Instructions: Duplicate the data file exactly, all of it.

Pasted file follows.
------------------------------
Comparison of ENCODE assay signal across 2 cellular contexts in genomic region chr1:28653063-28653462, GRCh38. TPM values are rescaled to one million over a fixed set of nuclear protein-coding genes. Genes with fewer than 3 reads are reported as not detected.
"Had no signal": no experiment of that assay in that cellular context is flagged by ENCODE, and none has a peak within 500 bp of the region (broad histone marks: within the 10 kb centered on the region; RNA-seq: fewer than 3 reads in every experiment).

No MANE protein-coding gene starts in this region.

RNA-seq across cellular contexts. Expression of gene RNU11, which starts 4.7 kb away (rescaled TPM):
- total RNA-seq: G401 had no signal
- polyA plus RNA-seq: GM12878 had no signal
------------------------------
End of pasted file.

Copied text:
Comparison of ENCODE assay signal across 2 cellular contexts in genomic region chr1:28653063-28653462, GRCh38. TPM values are rescaled to one million over a fixed set of nuclear protein-coding genes. Genes with fewer than 3 reads are reported as not detected.
"Had no signal": no experiment of that assay in that cellular context is flagged by ENCODE, and none has a peak within 500 bp of the region (broad histone marks: within the 10 kb centered on the region; RNA-seq: fewer than 3 reads in every experiment).

No MANE protein-coding gene starts in this region.

RNA-seq across cellular contexts. Expression of gene RNU11, which starts 4.7 kb away (rescaled TPM):
- total RNA-seq: G401 had no signal
- polyA plus RNA-seq: GM12878 had no signal